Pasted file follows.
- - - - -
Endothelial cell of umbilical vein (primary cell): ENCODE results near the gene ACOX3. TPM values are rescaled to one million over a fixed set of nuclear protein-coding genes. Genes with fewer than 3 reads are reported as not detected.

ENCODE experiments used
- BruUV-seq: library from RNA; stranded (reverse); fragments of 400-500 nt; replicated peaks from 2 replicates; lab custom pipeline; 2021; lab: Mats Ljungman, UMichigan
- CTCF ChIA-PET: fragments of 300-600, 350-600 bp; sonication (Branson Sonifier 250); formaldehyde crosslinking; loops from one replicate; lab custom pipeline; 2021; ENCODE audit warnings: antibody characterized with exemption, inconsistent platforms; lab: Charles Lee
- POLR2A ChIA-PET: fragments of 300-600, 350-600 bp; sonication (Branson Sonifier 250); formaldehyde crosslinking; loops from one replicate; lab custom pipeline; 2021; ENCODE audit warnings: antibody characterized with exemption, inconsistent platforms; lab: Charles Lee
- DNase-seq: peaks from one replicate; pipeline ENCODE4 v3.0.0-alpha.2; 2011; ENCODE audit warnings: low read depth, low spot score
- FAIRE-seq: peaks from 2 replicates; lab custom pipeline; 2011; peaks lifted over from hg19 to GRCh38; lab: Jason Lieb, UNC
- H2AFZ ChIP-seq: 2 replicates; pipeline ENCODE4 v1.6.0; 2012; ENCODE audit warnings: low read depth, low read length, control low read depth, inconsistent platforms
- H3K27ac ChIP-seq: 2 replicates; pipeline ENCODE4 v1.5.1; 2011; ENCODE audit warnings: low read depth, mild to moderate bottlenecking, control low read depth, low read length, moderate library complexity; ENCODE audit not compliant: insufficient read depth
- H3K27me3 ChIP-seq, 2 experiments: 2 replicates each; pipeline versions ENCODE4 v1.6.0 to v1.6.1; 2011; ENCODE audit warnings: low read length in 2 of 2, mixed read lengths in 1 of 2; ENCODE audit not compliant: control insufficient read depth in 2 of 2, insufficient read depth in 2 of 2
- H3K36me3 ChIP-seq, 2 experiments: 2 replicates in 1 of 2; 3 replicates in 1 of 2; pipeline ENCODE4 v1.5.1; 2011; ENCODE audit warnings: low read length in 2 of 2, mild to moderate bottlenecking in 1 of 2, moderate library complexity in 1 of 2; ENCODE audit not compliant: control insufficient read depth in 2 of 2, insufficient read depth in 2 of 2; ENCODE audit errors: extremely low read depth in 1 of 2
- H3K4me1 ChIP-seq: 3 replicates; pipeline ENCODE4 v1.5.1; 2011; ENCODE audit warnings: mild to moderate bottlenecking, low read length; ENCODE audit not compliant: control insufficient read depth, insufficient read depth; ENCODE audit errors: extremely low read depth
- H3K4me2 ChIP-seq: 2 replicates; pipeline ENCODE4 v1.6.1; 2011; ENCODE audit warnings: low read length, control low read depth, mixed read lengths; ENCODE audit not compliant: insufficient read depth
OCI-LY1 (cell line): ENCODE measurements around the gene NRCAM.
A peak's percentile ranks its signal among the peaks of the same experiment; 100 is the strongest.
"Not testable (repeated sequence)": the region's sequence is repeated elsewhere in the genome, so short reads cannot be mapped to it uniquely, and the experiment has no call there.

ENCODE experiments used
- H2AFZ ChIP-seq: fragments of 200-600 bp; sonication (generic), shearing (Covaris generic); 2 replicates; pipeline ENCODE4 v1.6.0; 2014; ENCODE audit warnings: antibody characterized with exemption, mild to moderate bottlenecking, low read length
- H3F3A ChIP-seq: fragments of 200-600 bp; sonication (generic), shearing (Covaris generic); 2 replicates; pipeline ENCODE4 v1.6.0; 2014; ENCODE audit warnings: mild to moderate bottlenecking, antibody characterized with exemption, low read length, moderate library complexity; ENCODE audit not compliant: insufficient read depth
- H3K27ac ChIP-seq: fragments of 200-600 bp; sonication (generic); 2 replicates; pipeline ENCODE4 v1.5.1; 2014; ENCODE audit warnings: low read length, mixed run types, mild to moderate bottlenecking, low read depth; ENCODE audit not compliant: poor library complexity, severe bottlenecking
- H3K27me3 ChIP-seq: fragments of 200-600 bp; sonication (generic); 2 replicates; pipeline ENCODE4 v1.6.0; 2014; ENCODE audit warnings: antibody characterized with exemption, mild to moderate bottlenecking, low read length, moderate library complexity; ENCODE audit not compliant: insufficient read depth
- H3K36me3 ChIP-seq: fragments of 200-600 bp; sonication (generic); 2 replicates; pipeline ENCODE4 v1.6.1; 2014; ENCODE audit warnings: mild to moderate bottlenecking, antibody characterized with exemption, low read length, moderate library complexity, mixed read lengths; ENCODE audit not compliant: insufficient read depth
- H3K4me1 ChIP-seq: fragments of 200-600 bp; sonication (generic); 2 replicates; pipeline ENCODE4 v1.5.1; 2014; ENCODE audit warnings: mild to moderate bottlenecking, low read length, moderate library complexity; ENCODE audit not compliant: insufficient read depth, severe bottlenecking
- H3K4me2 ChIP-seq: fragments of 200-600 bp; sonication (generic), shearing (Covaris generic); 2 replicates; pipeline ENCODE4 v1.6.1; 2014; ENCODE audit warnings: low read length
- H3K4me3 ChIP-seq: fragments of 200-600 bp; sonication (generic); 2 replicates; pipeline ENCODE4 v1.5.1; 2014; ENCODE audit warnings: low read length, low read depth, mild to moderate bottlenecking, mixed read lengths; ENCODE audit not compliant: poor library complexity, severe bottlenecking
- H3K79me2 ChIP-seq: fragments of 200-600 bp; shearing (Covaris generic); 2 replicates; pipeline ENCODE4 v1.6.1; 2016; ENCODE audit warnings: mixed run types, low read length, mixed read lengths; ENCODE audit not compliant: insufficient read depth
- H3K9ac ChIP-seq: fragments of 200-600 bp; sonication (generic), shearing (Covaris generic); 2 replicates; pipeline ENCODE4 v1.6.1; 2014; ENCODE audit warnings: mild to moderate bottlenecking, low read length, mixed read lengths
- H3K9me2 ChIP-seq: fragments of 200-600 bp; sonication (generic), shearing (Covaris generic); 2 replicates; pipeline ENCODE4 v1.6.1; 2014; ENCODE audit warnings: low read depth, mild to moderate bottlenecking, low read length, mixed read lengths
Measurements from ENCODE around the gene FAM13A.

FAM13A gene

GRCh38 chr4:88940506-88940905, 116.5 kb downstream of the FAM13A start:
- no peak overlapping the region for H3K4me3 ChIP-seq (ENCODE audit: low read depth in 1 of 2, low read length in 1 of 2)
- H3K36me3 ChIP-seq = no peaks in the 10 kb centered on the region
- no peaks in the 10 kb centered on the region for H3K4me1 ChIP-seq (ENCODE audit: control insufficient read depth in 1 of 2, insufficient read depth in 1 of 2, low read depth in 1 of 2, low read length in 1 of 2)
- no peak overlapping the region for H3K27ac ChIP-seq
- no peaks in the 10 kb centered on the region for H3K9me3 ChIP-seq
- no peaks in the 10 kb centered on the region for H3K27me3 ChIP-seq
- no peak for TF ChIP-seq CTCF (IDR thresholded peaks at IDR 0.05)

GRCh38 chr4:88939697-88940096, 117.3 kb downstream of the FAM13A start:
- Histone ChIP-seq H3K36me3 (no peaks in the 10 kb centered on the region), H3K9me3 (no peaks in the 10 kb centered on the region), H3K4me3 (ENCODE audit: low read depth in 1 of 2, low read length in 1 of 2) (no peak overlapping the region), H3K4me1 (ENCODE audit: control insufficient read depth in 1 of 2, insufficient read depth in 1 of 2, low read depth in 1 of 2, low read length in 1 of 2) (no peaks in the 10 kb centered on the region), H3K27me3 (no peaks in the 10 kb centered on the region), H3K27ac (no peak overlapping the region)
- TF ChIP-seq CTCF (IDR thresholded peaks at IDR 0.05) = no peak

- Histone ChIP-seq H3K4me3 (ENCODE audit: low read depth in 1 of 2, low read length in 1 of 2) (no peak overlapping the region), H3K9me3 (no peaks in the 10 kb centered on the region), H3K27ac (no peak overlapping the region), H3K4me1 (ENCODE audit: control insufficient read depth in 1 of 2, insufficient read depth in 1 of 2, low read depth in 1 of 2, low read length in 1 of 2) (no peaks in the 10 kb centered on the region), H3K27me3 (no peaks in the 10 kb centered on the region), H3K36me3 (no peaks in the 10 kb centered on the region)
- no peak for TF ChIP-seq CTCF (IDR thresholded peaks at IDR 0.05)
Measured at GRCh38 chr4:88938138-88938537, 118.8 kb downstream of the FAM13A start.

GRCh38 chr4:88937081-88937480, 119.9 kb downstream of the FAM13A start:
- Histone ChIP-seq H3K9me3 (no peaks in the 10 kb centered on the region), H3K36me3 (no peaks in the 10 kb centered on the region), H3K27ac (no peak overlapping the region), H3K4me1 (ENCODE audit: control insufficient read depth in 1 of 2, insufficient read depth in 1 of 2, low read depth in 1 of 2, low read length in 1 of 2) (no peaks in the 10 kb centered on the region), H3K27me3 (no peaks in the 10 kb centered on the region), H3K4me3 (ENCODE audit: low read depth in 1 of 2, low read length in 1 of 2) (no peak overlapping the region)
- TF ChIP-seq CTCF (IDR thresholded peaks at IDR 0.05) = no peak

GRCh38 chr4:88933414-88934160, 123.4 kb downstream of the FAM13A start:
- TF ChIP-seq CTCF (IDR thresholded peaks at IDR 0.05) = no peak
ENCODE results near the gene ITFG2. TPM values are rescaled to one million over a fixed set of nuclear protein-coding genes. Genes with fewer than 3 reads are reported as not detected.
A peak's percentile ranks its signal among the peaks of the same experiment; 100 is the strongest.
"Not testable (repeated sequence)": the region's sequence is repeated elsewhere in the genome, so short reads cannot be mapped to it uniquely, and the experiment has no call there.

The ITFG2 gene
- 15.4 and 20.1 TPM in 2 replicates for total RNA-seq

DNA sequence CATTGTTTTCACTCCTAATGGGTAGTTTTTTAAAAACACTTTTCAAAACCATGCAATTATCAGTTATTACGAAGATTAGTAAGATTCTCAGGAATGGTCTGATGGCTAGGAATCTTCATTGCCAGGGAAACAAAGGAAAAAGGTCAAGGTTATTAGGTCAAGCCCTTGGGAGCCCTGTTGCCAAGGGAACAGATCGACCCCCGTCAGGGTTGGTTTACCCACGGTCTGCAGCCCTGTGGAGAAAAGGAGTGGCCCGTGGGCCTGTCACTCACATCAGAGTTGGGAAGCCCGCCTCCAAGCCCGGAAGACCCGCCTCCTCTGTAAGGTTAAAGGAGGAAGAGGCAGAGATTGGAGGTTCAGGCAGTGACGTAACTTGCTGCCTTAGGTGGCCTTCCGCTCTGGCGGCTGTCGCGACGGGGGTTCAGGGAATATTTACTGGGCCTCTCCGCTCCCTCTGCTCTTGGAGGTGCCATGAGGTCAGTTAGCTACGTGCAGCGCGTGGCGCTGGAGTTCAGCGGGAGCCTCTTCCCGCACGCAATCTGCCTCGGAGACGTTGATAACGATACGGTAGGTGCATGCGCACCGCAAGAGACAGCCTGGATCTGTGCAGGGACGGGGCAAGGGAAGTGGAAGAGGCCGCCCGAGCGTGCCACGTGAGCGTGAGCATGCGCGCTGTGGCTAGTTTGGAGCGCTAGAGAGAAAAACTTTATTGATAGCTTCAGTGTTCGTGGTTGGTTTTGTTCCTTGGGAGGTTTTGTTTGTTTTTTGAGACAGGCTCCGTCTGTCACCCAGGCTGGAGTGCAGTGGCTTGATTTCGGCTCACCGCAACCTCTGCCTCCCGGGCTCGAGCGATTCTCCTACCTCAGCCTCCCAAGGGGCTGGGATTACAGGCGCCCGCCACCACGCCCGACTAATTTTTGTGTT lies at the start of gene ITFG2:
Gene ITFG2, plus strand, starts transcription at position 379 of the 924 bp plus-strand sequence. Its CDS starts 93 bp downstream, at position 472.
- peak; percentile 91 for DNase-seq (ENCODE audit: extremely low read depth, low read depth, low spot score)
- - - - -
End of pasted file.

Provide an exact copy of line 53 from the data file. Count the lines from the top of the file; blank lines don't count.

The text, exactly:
The ITFG2 gene